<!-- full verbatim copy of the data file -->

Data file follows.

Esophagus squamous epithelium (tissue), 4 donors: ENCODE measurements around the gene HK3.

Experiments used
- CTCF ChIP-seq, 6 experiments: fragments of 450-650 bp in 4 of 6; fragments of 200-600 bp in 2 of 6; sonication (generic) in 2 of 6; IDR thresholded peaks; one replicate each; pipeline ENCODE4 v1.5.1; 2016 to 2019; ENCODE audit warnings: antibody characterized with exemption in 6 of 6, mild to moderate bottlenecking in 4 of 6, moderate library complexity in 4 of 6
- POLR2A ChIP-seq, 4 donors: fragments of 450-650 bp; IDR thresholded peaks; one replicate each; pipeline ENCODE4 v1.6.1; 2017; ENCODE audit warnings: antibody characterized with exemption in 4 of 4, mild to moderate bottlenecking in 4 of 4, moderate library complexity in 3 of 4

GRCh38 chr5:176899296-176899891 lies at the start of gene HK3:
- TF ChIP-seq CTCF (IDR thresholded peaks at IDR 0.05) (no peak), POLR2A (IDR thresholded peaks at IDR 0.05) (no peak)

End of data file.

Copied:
Esophagus squamous epithelium (tissue), 4 donors: ENCODE measurements around the gene HK3.

Experiments used
- CTCF ChIP-seq, 6 experiments: fragments of 450-650 bp in 4 of 6; fragments of 200-600 bp in 2 of 6; sonication (generic) in 2 of 6; IDR thresholded peaks; one replicate each; pipeline ENCODE4 v1.5.1; 2016 to 2019; ENCODE audit warnings: antibody characterized with exemption in 6 of 6, mild to moderate bottlenecking in 4 of 6, moderate library complexity in 4 of 6
- POLR2A ChIP-seq, 4 donors: fragments of 450-650 bp; IDR thresholded peaks; one replicate each; pipeline ENCODE4 v1.6.1; 2017; ENCODE audit warnings: antibody characterized with exemption in 4 of 4, mild to moderate bottlenecking in 4 of 4, moderate library complexity in 3 of 4

GRCh38 chr5:176899296-176899891 lies at the start of gene HK3:
- TF ChIP-seq CTCF (IDR thresholded peaks at IDR 0.05) (no peak), POLR2A (IDR thresholded peaks at IDR 0.05) (no peak)